Bulgarian police and protesters clashed on Wednesday as parliament met to begin discussion on a new constitution aimed at appeasing weeks of anti-government rallies.
Demonstrators have been blocking roads and staging daily rallies in the capital Sofia and other cities for almost two months.
They are pressing for the resignation of Prime Minister Boyko Borisov and chief prosecutor Ivan Geshev over their perceived links with behind-the-scenes oligarchs.
Borisov has already sacked several key ministers and recently proposed adopting a new constitution, but the protesters have dismissed these moves.
Thousands of demonstrators took to the streets of central Sofia Wednesday, shouting “Resign” and “Mafia”, and throwing rocks, eggs and tomatoes.
Police used pepper spray and tear gas and said they arrested eight protesters, while 20 officers were injured in clashes outside parliament.
Sixteen people, including protesters, were admitted to hospital, according to emergency services.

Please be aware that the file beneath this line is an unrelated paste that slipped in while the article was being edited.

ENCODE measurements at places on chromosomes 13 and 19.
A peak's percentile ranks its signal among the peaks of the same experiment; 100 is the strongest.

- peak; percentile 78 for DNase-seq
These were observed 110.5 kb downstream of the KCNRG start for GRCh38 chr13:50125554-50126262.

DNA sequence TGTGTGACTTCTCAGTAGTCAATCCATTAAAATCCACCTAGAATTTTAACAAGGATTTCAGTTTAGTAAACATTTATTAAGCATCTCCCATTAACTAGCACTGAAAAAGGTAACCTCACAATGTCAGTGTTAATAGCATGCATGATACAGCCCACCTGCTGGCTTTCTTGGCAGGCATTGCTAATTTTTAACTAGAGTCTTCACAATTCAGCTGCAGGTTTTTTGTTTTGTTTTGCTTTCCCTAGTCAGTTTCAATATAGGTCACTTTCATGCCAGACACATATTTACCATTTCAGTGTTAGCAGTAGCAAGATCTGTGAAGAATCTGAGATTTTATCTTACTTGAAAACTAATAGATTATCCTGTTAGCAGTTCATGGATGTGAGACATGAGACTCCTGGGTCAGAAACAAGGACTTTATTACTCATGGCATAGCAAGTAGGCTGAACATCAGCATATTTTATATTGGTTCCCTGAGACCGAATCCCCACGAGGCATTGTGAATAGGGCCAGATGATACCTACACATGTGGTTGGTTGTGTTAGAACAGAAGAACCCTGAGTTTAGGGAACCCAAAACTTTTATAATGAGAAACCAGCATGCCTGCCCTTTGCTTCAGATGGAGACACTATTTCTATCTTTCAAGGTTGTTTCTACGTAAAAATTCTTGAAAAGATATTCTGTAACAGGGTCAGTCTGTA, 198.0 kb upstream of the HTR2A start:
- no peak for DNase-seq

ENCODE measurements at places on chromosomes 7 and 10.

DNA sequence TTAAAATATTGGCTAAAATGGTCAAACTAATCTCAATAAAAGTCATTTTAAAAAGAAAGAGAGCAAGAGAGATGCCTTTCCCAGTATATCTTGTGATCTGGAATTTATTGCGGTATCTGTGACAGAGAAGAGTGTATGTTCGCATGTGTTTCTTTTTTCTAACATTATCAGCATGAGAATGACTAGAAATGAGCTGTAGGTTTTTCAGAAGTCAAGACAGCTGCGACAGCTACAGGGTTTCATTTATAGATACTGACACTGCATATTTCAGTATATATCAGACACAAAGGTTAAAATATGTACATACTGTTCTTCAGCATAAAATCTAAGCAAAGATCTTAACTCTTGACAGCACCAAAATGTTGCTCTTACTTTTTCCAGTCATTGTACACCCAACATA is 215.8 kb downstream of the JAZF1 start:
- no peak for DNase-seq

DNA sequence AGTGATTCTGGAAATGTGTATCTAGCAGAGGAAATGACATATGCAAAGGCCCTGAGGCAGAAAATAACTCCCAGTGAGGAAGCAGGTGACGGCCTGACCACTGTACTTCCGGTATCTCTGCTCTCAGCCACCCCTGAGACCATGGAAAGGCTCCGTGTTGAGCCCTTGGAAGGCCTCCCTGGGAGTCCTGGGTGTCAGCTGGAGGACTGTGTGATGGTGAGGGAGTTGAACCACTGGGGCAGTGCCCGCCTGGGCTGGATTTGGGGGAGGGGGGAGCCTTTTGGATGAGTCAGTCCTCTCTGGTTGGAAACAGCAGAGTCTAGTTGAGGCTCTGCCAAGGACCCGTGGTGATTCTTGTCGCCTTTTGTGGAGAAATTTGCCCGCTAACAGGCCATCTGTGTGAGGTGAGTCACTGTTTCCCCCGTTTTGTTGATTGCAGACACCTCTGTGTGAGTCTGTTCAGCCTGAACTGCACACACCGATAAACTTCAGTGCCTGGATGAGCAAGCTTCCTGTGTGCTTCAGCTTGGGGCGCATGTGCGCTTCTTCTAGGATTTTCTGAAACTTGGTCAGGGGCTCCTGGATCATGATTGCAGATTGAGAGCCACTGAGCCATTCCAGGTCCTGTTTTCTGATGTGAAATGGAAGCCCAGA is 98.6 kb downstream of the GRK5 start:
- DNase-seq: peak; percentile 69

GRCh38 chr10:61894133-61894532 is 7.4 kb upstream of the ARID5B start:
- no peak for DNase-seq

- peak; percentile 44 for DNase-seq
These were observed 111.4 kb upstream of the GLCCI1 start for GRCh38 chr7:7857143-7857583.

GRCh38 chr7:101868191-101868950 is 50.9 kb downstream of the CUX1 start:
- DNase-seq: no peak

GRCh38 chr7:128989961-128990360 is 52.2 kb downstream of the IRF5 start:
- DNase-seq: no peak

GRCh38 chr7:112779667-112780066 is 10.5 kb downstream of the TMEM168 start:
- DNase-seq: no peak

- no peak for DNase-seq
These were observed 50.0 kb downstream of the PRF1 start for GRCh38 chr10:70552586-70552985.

The clashes came as parliament began its autumn session, which is expected to discuss the government’s proposal for a new constitution.
In a statement inside parliament, President Rumen Radev, who has voiced support for the protesters’ demands, called on lawmakers to “emerge from the crisis with dignity” by paving the way for early elections.
“Confidence is definitely lost,” he said.
Borisov, in power almost without interruption for more than a decade, has so far refused to resign before his third term expires in March next year.
Analysts have dismissed the conservative premier’s proposal for a new constitution as an attempt to win time and cling to office.
Activists too have slammed it for failing to improve the accountability of the chief prosecutor — an issue long highlighted by Bulgarian and international observers as well as the European Court of Human Rights — while trying to limit the rights of the president.
Debates in parliament on whether to adopt a new constitution can take months.
Thirteen years after joining the EU, Bulgaria remains its poorest and most graft-ridden member, according to Transparency International’s corruption perception index.